The mission of the Business EOC (BEOC) is to provide situational awareness and information-sharing to the private sector during times of disaster. Private sector partners are incorporated into the SERT and capitalize on shared information in the response, recovery, preparation and mitigation phases of state emergency management. The BEOC has grown from 200 to more than 800 private sector partners since its establishment in 2014, which range across 10 sectors of business and industry. After a disaster, the BEOC’s primary interest is to support the speedy resumption of normal business operations so that state communities can stabilize, recover and thrive.
“What we have is a true partnership,” said BEOC Coordinator Persia Payne-Hurley. “During emergencies we receive valuable insights from our association partners and collaborate with them to find solutions for urgent needs. For the COVID-19 pandemic, private partners have supported NC Food Banks with donated or borrowed refrigeration trailers for cold food storage and state operations with dry trailer storage for med supplies.”
Fun Fact: The NC BEOC is the first and only operational Business EOC in the nation that directly supports counties through resource requests coordinated through the private sector. FEMA has named the BEOC a national model.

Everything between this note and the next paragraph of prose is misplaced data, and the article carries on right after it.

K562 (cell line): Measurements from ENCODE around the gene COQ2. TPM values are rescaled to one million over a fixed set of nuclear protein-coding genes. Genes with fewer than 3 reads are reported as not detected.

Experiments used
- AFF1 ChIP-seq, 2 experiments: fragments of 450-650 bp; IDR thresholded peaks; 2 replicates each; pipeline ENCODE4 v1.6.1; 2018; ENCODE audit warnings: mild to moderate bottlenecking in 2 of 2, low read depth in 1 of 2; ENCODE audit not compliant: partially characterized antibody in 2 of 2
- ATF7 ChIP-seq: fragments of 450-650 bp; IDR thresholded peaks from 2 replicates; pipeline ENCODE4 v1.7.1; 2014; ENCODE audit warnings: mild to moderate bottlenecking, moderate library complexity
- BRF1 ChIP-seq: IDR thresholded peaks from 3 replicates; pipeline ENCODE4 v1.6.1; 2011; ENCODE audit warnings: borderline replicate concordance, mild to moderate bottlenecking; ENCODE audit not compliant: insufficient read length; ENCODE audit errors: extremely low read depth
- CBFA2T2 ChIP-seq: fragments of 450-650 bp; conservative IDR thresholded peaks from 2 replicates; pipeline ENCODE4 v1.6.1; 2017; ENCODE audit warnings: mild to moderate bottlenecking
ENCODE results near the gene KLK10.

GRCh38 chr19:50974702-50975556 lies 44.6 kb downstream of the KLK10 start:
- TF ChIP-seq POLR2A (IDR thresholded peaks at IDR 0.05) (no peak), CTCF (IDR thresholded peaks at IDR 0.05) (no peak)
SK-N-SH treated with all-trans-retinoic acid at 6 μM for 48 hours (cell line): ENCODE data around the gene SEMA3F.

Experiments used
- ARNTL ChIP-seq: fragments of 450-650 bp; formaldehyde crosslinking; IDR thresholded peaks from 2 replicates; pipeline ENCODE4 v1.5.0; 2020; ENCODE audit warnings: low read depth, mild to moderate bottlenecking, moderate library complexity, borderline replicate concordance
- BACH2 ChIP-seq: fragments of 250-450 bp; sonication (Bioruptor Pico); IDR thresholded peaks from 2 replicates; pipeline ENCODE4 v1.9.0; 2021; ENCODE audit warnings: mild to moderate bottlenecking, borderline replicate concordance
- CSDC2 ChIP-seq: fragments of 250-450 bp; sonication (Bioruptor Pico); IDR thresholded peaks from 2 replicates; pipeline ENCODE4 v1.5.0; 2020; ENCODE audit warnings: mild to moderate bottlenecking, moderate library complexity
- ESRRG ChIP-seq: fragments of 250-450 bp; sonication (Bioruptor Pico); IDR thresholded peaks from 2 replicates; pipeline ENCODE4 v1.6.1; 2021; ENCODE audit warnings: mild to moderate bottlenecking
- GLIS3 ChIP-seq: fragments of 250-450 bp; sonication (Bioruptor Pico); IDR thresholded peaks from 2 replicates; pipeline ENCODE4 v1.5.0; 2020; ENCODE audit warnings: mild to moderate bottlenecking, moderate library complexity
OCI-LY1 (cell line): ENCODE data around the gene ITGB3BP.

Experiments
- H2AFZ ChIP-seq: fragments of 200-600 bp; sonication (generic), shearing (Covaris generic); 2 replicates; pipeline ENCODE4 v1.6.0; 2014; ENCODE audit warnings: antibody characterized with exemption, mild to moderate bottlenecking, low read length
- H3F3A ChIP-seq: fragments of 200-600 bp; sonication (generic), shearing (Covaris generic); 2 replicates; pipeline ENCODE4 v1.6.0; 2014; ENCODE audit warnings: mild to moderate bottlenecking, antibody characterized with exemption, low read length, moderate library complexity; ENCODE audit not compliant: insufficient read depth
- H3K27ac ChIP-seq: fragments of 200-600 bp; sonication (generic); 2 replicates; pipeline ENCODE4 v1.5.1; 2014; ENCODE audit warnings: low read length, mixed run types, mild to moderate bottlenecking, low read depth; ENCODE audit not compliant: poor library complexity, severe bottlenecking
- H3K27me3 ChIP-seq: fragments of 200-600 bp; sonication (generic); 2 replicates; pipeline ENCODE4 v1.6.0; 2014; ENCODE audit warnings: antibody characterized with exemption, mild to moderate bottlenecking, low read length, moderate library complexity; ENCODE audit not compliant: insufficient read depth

Recovering from disasters takes time and resources and sometimes federal assistance is needed to support response and recovery efforts. The Federal Emergency Management Agency (FEMA) can provide recovery specialists that assist local and state departments with navigating the road to recovery.
Depending on the type of disaster, the governor can activate members of the NC National Guard to assist with a variety of duties. These can range from rescue missions to commodity distribution to supporting life-sustaining community work. The Always Ready, Ready Team of the North Carolina National Guard is prepared to face whatever challenge lies ahead.
No matter what emergency or disaster happens upon the state of North Carolina, the SERT is prepared to meet the challenge.
Effective disaster response and recovery, take a team effort and true partnerships. Director Mike Sprayberry has a saying that is spoken often within the EOC that rings true: “One team, one mission.” No matter what emergency happens or what state agencies are working within the walls of the EOC, the mission to protect the people of North Carolina never waivers.